Tarantulas are quiet and need little space, so keeping them as pets can be a fascinating hobby. There are over 800 species of tarantulas belonging to the family Theraphosidae. One of the more popular species kept as a pet is the Chilean rose (Grammostola rosea).
The pinktoe (Avicularia avicularia) is often cited as a good first arboreal tarantula but not a good first tarantula overall. In general, arboreal species are more challenging to care for, and the pinktoe is quite fast and agile, making handling more difficult.
Female is usually the better choice simply because females tend to be much longer-lived than males. A female Chilean rose may be expected to live over 20 years whereas the male of any species will not likely survive more than a couple of years.
Housing the Tarantula
If you have an arboreal species of tarantula you will need a tall cage, and a burrowing type will need appropriate substrate or hiding places. Generally, spiders should be housed one to a cage as they are not social.
For burrowing or terrestrial spiders, a general rule of thumb is that the cage should be approximately three times the leg span long and double the leg span wide. A 5-gallon aquarium will work well. A larger tank is not better in this case, as tarantulas do not need a lot of extra space and a large tank may make prey harder to find.
Arboreal tarantulas need a cage that is tall to provide climbing room with branches, twigs, or some other structure on which the spider can construct its web. On the bottom, a substrate of vermiculite, or vermiculite mixed with varying ratios of potting soil and/or peat, should be provided at least 2 to 4 inches deep to provide burrowing room and to hold moisture.Your tarantula also needs a place to hide. A piece of cork bark, a half hollow log or half a clay flower pot.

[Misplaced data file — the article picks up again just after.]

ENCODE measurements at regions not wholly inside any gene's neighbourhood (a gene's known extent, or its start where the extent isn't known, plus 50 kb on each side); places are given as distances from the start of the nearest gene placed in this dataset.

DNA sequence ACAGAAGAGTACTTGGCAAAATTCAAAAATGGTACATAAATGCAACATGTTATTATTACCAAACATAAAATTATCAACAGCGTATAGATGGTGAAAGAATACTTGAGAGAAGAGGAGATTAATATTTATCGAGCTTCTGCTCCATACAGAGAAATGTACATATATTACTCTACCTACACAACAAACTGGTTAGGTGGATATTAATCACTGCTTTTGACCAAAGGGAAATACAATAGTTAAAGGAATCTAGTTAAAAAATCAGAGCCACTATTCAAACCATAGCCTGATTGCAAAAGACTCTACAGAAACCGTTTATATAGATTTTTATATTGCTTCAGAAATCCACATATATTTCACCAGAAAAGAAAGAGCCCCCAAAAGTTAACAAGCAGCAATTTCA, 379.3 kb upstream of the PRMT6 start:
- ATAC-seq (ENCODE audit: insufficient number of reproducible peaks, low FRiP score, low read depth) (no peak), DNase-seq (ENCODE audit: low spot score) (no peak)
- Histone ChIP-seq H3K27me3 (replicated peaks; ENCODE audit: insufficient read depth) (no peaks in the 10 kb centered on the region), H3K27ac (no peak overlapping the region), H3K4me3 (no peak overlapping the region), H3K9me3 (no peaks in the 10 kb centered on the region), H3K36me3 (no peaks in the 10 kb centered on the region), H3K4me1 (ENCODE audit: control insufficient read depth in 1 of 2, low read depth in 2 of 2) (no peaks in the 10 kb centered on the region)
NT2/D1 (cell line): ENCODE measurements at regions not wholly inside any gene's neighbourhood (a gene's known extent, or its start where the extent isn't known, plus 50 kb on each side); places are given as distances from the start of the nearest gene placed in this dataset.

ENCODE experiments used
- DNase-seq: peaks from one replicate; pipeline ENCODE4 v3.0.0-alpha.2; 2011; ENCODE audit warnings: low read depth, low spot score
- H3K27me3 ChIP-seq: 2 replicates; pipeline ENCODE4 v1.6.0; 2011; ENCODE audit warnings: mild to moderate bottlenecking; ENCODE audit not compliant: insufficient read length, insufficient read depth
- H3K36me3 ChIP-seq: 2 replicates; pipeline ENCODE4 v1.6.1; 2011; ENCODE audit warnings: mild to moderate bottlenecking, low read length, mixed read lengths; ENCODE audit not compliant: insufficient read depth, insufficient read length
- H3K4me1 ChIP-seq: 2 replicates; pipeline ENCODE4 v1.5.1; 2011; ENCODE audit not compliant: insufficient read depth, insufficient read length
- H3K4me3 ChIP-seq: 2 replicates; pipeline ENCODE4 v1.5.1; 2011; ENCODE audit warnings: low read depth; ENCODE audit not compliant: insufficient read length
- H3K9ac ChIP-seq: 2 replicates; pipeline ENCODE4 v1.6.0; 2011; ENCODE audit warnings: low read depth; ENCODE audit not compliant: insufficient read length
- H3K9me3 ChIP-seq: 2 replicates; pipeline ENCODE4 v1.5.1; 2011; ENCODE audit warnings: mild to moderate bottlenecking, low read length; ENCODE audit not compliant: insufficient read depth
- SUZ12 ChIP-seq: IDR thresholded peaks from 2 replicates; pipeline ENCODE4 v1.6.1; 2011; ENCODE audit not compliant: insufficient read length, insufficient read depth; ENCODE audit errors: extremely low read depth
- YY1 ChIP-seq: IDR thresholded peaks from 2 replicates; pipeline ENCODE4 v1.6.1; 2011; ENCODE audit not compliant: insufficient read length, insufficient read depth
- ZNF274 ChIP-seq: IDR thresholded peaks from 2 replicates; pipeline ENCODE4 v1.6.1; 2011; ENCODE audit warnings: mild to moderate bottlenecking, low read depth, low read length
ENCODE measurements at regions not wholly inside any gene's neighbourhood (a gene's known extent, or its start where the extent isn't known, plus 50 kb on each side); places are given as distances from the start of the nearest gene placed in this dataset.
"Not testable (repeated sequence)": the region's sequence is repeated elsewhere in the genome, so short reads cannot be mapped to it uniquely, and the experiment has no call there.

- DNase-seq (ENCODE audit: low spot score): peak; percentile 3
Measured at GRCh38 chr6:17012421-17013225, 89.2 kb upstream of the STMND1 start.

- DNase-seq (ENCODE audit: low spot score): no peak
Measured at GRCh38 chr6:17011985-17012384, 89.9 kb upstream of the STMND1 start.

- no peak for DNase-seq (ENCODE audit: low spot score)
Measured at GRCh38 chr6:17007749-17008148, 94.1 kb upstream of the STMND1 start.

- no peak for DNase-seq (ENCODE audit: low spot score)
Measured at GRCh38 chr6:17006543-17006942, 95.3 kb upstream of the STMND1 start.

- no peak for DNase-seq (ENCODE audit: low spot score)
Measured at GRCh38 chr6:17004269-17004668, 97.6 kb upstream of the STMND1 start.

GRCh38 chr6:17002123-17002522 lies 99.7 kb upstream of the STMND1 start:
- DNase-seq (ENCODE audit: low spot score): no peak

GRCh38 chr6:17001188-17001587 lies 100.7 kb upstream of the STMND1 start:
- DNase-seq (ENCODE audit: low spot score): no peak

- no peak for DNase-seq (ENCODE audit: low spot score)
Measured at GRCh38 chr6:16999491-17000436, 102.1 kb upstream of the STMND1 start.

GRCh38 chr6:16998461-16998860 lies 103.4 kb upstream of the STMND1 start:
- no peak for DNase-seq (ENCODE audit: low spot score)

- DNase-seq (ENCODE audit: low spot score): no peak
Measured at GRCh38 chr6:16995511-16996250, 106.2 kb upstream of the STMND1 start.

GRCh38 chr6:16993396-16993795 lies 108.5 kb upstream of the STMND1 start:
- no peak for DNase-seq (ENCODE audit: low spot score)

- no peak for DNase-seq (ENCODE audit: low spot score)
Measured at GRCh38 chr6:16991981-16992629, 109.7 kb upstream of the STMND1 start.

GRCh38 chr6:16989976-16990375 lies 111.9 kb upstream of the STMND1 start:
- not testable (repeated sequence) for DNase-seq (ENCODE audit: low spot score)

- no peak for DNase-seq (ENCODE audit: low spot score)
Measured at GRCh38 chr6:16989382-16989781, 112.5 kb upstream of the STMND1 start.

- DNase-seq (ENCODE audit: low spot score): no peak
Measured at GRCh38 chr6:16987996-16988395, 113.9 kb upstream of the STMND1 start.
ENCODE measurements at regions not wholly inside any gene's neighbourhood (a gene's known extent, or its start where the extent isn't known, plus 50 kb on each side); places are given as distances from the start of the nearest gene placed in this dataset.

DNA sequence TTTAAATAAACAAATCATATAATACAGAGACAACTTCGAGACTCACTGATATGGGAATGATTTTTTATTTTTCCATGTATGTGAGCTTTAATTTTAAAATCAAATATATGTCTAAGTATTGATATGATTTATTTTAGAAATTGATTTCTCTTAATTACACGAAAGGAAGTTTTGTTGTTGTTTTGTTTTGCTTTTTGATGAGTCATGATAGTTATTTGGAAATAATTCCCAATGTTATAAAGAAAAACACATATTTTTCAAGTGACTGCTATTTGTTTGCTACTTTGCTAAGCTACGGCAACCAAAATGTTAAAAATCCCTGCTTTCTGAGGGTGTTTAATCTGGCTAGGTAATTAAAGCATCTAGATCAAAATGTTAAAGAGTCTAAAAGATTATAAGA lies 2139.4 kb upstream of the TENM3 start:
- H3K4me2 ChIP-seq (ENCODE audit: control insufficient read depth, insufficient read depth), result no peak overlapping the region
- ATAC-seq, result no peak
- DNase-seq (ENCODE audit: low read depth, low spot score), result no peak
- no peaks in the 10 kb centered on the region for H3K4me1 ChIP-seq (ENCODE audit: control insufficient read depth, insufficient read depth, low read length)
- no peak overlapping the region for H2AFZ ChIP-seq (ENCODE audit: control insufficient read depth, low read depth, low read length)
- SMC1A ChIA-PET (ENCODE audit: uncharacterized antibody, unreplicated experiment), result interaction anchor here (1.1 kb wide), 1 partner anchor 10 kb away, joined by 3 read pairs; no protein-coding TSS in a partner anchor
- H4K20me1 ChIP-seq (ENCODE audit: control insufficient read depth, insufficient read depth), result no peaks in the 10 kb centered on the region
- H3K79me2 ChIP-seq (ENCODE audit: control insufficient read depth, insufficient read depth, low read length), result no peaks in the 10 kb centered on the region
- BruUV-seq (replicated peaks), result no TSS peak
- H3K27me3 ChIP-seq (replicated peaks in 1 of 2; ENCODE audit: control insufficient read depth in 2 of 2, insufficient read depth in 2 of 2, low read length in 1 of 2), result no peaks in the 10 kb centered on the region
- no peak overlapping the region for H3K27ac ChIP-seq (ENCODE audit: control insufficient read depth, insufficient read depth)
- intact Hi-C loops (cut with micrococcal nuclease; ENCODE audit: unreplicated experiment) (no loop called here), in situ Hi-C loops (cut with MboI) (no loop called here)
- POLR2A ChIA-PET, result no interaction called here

Heat and Light
Tarantulas do not need bright lights but rather should be kept in a darker area of a room where direct sunlight will not fall on the cage. Heating strips or pads can be placed under a small part of the cage for heating needs. Most species of tarantula do fine somewhere between 75 to 85 F.
For tarantulas that don’t require high humidity levels, a water dish (shallow) in the cage and misting once a week should be sufficient.For those that require higher humidity, more frequent misting will be necessary. In any case, temperature and humidity gauges should be used to monitor conditions.
The cage should not need cleaning frequently. For spiders kept at a relatively low humidity level, once per year is likely enough. For those kept in a more humid environment, this will need to be done more often.
Food and Water
A diet of crickets, supplemented with other insects, is fine for pet tarantulas and adults only need to eat about once a week. Adults may also fast for extended periods (a month or two is not unusual), particularly before a molt. Growing spiders, however, should be fed several times a week.
Meal worms, super worms, and roaches can be fed on occasion. Large tarantulas can even be given pinkie mice and small lizards if desired, although it is not necessary.
The most important thing is to keep the food smaller than the tarantula (that is, smaller than its body) and make sure the tarantula isn’t harmed by its prey. This includes not feeding any wild caught insects unless absolutely certain there is no risk of pesticide exposure.
Molting is how the spider grows to a larger size, by shedding the old exoskeleton and producing a new one. This is a stressful time for a spider and also when humidity levels are most critical.
The spider stops eating and then will lay on its back to molt. The molting process may take several hours. The spider should not be fed during this time as it is vulnerable to injury.
Are Tarantulas Venomous?
Tarantulas bites are venomous. However, for most species, the toxicity of their venom is much like that of a bee or wasp. It is most likely to cause a nasty local reaction including pain, redness, and swelling.
Another concern with regards to handling tarantulas is irritation and itching from special hairs found on some new world tarantulas. These tarantulas possess what are called “urticating” (itch-causing) hairs on their abdomens, which they can release by vigorously rubbing their abdomens if threatened.
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